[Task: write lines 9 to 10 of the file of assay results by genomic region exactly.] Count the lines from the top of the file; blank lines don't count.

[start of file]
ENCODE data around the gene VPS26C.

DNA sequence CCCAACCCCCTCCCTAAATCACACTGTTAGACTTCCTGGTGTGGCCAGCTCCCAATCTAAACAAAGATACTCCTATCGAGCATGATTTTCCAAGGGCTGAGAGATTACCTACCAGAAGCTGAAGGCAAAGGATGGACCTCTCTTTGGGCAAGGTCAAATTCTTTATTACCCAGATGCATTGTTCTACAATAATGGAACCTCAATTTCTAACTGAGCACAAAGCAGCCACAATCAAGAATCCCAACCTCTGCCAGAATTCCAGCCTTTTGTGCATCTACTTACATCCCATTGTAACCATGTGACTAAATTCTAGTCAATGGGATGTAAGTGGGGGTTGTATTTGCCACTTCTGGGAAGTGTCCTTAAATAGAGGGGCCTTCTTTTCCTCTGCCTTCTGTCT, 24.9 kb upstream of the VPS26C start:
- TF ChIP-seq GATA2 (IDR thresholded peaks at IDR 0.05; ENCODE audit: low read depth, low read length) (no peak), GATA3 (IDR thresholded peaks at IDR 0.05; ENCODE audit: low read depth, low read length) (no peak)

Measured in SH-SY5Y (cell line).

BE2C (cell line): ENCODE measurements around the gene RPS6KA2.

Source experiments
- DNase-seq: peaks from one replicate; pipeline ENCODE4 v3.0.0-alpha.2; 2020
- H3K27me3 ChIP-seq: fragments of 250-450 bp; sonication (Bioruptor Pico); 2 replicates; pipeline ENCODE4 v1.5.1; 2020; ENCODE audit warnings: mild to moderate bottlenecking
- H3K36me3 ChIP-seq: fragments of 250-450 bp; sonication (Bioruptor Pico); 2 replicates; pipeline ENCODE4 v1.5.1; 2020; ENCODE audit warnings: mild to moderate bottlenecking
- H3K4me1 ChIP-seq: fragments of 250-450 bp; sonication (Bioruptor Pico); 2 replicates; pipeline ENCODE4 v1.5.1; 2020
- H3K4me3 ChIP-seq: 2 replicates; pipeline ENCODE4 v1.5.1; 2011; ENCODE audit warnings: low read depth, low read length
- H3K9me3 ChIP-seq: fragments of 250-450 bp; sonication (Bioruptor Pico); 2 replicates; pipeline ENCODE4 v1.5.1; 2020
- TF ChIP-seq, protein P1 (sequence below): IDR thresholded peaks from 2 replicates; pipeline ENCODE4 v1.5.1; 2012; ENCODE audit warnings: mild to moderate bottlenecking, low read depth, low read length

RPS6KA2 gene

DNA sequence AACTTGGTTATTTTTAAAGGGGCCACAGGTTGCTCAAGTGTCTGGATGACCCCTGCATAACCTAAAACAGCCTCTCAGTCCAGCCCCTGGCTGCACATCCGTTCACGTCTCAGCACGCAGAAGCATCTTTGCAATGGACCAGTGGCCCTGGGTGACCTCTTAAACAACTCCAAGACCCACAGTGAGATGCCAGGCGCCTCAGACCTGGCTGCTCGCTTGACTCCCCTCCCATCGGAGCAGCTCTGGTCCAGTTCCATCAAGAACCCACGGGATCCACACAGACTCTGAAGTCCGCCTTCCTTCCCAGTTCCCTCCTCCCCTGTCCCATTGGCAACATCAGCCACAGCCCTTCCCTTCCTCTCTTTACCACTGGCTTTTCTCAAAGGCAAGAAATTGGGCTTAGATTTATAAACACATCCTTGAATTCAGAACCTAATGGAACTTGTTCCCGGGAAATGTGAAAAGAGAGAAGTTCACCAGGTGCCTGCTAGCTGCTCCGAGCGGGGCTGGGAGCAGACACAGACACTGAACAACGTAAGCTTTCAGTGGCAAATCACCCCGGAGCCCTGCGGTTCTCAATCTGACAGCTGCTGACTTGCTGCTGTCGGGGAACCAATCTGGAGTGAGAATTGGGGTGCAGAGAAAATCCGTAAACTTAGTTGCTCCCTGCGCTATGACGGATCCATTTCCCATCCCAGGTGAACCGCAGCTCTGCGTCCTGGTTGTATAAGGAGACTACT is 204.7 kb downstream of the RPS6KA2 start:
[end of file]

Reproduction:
- H3K36me3 ChIP-seq: fragments of 250-450 bp; sonication (Bioruptor Pico); 2 replicates; pipeline ENCODE4 v1.5.1; 2020; ENCODE audit warnings: mild to moderate bottlenecking
- H3K4me1 ChIP-seq: fragments of 250-450 bp; sonication (Bioruptor Pico); 2 replicates; pipeline ENCODE4 v1.5.1; 2020